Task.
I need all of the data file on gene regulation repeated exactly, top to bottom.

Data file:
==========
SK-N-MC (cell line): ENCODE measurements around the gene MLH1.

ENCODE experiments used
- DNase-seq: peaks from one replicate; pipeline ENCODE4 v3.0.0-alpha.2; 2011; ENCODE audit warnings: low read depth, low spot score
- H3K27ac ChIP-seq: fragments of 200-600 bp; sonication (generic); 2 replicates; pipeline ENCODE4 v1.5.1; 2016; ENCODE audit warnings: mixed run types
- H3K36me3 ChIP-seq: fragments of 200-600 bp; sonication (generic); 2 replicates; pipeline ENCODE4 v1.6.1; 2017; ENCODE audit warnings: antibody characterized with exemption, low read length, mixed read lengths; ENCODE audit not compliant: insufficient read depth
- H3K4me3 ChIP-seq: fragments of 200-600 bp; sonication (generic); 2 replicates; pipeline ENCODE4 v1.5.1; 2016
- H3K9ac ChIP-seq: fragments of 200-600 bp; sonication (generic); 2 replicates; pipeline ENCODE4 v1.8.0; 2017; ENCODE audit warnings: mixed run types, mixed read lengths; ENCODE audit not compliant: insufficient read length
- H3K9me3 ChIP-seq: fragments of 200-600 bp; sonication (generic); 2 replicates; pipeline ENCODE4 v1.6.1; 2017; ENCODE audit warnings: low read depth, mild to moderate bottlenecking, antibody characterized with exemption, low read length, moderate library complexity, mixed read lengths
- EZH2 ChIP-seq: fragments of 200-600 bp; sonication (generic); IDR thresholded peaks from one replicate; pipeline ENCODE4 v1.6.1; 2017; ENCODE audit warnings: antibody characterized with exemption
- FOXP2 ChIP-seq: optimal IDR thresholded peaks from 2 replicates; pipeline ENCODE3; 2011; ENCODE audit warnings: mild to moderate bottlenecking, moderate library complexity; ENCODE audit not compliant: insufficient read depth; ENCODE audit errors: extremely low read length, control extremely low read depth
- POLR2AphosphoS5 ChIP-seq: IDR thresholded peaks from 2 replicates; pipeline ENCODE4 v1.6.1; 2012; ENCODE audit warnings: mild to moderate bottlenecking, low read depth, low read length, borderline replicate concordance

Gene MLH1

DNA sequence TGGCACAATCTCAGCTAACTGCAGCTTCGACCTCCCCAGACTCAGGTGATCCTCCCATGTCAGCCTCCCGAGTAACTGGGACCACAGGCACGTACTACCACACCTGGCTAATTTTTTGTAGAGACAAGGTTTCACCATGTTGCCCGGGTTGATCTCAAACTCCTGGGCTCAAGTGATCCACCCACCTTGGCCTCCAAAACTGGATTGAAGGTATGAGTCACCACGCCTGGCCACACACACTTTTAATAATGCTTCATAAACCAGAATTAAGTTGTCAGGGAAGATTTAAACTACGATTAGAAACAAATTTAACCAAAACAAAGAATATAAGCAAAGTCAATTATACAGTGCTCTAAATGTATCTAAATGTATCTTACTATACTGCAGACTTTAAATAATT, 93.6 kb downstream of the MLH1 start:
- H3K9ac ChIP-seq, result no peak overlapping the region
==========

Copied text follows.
SK-N-MC (cell line): ENCODE measurements around the gene MLH1.

ENCODE experiments used
- DNase-seq: peaks from one replicate; pipeline ENCODE4 v3.0.0-alpha.2; 2011; ENCODE audit warnings: low read depth, low spot score
- H3K27ac ChIP-seq: fragments of 200-600 bp; sonication (generic); 2 replicates; pipeline ENCODE4 v1.5.1; 2016; ENCODE audit warnings: mixed run types
- H3K36me3 ChIP-seq: fragments of 200-600 bp; sonication (generic); 2 replicates; pipeline ENCODE4 v1.6.1; 2017; ENCODE audit warnings: antibody characterized with exemption, low read length, mixed read lengths; ENCODE audit not compliant: insufficient read depth
- H3K4me3 ChIP-seq: fragments of 200-600 bp; sonication (generic); 2 replicates; pipeline ENCODE4 v1.5.1; 2016
- H3K9ac ChIP-seq: fragments of 200-600 bp; sonication (generic); 2 replicates; pipeline ENCODE4 v1.8.0; 2017; ENCODE audit warnings: mixed run types, mixed read lengths; ENCODE audit not compliant: insufficient read length
- H3K9me3 ChIP-seq: fragments of 200-600 bp; sonication (generic); 2 replicates; pipeline ENCODE4 v1.6.1; 2017; ENCODE audit warnings: low read depth, mild to moderate bottlenecking, antibody characterized with exemption, low read length, moderate library complexity, mixed read lengths
- EZH2 ChIP-seq: fragments of 200-600 bp; sonication (generic); IDR thresholded peaks from one replicate; pipeline ENCODE4 v1.6.1; 2017; ENCODE audit warnings: antibody characterized with exemption
- FOXP2 ChIP-seq: optimal IDR thresholded peaks from 2 replicates; pipeline ENCODE3; 2011; ENCODE audit warnings: mild to moderate bottlenecking, moderate library complexity; ENCODE audit not compliant: insufficient read depth; ENCODE audit errors: extremely low read length, control extremely low read depth
- POLR2AphosphoS5 ChIP-seq: IDR thresholded peaks from 2 replicates; pipeline ENCODE4 v1.6.1; 2012; ENCODE audit warnings: mild to moderate bottlenecking, low read depth, low read length, borderline replicate concordance

Gene MLH1

DNA sequence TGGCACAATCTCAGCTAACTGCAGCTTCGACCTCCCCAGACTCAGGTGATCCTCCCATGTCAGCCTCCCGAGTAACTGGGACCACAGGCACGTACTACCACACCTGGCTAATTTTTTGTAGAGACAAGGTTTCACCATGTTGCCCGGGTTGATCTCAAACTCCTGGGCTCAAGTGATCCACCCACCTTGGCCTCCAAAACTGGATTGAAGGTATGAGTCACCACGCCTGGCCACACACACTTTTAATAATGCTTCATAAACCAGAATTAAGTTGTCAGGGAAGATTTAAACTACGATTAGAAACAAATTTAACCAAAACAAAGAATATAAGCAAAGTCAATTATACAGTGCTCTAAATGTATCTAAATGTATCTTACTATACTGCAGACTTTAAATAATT, 93.6 kb downstream of the MLH1 start:
- H3K9ac ChIP-seq, result no peak overlapping the region